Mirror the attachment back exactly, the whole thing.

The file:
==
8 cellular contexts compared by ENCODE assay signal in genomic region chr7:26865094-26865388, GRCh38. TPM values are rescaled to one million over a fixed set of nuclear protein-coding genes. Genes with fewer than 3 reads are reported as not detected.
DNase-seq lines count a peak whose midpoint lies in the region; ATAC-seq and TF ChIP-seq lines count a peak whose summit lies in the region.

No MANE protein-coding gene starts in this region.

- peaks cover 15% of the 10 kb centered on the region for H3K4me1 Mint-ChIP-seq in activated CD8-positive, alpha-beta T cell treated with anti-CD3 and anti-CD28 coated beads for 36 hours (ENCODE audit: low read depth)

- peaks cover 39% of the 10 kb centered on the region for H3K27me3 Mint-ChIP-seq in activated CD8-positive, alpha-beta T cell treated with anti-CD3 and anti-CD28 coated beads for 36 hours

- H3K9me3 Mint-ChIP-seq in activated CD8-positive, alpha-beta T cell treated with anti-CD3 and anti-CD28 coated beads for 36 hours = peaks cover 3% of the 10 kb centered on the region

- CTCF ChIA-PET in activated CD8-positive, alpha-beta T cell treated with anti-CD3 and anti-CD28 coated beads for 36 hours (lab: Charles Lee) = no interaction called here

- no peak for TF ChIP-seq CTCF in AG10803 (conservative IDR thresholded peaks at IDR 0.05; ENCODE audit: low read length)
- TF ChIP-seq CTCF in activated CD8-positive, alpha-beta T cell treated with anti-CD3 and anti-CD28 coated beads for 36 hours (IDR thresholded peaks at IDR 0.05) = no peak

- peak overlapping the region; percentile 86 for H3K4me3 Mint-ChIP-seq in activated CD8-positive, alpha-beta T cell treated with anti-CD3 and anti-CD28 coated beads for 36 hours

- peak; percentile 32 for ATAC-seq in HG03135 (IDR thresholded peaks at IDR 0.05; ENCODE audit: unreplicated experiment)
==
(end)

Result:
8 cellular contexts compared by ENCODE assay signal in genomic region chr7:26865094-26865388, GRCh38. TPM values are rescaled to one million over a fixed set of nuclear protein-coding genes. Genes with fewer than 3 reads are reported as not detected.
DNase-seq lines count a peak whose midpoint lies in the region; ATAC-seq and TF ChIP-seq lines count a peak whose summit lies in the region.

No MANE protein-coding gene starts in this region.

- peaks cover 15% of the 10 kb centered on the region for H3K4me1 Mint-ChIP-seq in activated CD8-positive, alpha-beta T cell treated with anti-CD3 and anti-CD28 coated beads for 36 hours (ENCODE audit: low read depth)

- peaks cover 39% of the 10 kb centered on the region for H3K27me3 Mint-ChIP-seq in activated CD8-positive, alpha-beta T cell treated with anti-CD3 and anti-CD28 coated beads for 36 hours

- H3K9me3 Mint-ChIP-seq in activated CD8-positive, alpha-beta T cell treated with anti-CD3 and anti-CD28 coated beads for 36 hours = peaks cover 3% of the 10 kb centered on the region

- CTCF ChIA-PET in activated CD8-positive, alpha-beta T cell treated with anti-CD3 and anti-CD28 coated beads for 36 hours (lab: Charles Lee) = no interaction called here

- no peak for TF ChIP-seq CTCF in AG10803 (conservative IDR thresholded peaks at IDR 0.05; ENCODE audit: low read length)
- TF ChIP-seq CTCF in activated CD8-positive, alpha-beta T cell treated with anti-CD3 and anti-CD28 coated beads for 36 hours (IDR thresholded peaks at IDR 0.05) = no peak

- peak overlapping the region; percentile 86 for H3K4me3 Mint-ChIP-seq in activated CD8-positive, alpha-beta T cell treated with anti-CD3 and anti-CD28 coated beads for 36 hours

- peak; percentile 32 for ATAC-seq in HG03135 (IDR thresholded peaks at IDR 0.05; ENCODE audit: unreplicated experiment)